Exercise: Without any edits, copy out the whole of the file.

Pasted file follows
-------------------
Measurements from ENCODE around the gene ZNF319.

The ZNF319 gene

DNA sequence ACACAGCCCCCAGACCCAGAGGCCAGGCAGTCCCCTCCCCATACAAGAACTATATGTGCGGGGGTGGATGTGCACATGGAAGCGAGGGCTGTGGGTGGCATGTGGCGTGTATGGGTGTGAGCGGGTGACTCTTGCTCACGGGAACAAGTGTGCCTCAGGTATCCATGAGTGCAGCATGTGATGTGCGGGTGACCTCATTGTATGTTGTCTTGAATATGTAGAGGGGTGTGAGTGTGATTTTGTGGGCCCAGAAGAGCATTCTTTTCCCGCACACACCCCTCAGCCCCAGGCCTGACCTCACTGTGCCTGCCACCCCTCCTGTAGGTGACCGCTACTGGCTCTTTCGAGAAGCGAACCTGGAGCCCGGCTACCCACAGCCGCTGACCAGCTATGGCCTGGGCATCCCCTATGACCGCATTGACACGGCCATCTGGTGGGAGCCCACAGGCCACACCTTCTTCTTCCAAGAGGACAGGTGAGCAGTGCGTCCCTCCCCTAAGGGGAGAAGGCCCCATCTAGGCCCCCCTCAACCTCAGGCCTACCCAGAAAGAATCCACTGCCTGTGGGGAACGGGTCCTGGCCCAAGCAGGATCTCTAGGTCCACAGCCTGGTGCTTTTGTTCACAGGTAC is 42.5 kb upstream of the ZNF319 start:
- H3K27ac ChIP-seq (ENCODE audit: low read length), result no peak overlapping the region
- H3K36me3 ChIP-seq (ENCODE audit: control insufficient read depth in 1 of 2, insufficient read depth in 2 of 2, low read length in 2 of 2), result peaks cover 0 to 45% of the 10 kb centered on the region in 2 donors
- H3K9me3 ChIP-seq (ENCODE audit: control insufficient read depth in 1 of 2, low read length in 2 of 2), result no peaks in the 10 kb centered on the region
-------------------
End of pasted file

Measurements from ENCODE around the gene ZNF319.

The ZNF319 gene

DNA sequence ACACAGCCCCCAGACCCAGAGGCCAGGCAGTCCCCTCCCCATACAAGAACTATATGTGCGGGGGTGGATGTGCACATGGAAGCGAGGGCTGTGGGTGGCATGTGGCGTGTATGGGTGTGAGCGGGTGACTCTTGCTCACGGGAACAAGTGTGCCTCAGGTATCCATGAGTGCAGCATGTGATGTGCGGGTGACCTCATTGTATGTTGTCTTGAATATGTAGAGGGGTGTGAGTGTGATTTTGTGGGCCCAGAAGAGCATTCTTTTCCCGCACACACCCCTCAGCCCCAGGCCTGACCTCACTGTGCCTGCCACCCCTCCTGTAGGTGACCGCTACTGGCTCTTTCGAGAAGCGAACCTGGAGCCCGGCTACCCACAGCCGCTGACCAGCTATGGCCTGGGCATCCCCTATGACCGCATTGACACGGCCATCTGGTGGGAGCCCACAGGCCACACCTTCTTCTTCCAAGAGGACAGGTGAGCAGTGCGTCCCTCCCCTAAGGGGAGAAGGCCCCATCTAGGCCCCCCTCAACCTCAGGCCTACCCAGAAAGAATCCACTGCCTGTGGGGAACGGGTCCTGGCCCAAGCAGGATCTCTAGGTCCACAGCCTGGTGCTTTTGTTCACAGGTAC is 42.5 kb upstream of the ZNF319 start:
- H3K27ac ChIP-seq (ENCODE audit: low read length), result no peak overlapping the region
- H3K36me3 ChIP-seq (ENCODE audit: control insufficient read depth in 1 of 2, insufficient read depth in 2 of 2, low read length in 2 of 2), result peaks cover 0 to 45% of the 10 kb centered on the region in 2 donors
- H3K9me3 ChIP-seq (ENCODE audit: control insufficient read depth in 1 of 2, low read length in 2 of 2), result no peaks in the 10 kb centered on the region